Development to the next stage:  briefly describes the knowledge, skills and understanding required for progression to the next stage.

Stage 1 [Universal]

Practitioners at Stage 1 are likely to have Qualified Teacher Status (QTS) or equivalent knowledge and experience. At this level, most will be working in an educational setting, or have recent experience of working in such a setting. Most teaching assistants (TAs) will have a Level 3 qualification relevant to their role, or the equivalent knowledge and experience. Practitioners at this stage are likely to have accessed the Inclusion Development Programme (IDP) and/or the Teacher Development Agency (TDA) Toolkit for SEN to support and inform their practice.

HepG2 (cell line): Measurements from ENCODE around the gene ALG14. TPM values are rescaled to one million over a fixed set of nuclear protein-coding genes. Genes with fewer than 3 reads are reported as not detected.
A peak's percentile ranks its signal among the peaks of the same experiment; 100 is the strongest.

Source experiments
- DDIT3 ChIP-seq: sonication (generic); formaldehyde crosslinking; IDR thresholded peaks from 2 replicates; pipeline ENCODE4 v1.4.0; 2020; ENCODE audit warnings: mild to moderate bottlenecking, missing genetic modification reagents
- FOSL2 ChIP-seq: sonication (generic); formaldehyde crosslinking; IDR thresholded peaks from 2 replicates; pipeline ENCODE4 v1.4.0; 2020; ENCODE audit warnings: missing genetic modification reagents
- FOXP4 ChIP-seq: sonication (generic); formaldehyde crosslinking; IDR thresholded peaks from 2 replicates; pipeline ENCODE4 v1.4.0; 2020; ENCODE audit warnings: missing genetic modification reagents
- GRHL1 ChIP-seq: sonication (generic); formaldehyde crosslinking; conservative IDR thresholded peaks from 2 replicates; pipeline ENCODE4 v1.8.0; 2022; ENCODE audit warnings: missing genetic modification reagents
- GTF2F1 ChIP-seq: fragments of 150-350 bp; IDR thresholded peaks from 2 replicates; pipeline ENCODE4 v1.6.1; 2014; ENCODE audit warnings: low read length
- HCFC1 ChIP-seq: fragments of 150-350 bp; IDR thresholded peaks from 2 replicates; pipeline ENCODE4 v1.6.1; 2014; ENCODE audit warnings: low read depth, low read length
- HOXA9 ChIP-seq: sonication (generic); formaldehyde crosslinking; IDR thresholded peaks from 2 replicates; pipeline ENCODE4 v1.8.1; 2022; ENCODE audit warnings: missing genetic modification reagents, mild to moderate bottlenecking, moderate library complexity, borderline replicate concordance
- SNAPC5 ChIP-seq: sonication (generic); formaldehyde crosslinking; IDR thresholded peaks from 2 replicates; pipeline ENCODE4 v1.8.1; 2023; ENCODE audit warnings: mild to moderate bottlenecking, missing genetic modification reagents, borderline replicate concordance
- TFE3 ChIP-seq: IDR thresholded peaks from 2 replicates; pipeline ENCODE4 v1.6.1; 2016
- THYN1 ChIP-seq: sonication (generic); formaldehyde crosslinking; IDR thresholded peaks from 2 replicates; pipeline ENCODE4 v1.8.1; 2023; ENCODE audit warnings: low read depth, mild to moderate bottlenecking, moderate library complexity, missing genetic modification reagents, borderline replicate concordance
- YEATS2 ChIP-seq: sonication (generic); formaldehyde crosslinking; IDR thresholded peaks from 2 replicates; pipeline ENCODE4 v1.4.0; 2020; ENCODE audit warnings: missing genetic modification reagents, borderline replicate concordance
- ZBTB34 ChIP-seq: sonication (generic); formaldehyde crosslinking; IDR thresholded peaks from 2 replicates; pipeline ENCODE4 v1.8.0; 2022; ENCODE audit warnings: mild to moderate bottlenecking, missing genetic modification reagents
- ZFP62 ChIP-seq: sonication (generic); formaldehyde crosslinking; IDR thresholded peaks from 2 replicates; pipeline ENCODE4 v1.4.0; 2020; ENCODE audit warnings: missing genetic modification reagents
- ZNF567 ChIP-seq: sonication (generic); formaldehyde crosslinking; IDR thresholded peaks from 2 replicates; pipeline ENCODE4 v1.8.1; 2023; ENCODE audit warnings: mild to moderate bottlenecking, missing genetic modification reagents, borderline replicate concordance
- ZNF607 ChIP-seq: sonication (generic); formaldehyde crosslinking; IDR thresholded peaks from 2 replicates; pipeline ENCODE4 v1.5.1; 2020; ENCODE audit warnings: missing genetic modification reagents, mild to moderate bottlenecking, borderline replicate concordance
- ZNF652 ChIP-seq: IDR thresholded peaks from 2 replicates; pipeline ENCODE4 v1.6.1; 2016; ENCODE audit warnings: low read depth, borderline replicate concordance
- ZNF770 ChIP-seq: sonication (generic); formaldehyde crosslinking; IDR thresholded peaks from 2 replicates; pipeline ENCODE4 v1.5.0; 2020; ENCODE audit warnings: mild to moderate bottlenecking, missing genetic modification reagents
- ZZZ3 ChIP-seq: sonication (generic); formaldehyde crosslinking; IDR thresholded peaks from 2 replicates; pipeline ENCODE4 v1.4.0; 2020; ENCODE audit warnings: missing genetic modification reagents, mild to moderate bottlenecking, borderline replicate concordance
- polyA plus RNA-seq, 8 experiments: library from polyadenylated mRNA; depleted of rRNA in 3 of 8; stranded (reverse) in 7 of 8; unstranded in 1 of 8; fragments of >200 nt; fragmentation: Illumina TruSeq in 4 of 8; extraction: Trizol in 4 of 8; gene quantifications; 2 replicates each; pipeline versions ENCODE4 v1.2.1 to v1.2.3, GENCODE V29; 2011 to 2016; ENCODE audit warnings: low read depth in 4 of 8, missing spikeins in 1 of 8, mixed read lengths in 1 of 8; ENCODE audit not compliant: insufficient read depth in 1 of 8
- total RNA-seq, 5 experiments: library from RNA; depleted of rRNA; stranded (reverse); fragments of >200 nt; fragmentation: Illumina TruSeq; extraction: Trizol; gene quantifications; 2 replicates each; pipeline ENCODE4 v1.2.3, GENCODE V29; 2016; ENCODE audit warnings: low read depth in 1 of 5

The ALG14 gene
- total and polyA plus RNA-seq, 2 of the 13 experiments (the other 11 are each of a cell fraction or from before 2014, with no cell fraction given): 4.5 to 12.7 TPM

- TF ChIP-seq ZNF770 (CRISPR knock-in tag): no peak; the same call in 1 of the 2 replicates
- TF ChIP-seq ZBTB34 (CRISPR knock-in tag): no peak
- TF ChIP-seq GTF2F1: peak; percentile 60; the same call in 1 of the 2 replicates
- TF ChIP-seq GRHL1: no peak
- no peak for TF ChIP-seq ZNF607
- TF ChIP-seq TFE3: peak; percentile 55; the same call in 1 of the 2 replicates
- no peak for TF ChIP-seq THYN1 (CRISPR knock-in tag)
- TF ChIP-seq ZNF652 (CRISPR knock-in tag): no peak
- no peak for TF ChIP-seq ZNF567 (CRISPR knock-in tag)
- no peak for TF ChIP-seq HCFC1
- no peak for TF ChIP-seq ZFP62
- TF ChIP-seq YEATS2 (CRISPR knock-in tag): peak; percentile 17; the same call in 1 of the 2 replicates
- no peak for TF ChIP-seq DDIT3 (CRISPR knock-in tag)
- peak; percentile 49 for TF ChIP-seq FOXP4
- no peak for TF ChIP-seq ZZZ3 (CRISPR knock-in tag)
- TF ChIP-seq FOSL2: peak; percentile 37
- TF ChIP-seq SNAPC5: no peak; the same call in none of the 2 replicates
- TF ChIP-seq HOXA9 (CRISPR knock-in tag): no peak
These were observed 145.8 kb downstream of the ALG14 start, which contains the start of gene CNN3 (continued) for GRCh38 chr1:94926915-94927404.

Transition from Stage 1 [Universal] to Stage 2 [Targeted]

From a knowledge perspective the transition from Stage 1 to Stage 2 requires a professional to have a more developed understanding of language and literacy development and of theories relating to dyslexia. From a competency perspective, the professional is then expected to use this knowledge to be able to identify and assess learners with dyslexia/SpLD with greater independence and prepare challenging but appropriate targets. A professional should be confident with planning, preparing and teaching with a range of specialist and differentiated resources as appropriate to meet the specific needs of a learner. A professional at Stage 2 is expected to be able to contribute confidently and with expertise to multi disciplinary teams and institutional initiatives that support learners with dyslexia/SpLD.

Transition from Stage 2 [Targeted] to Stage 3 [Targeted Strategic]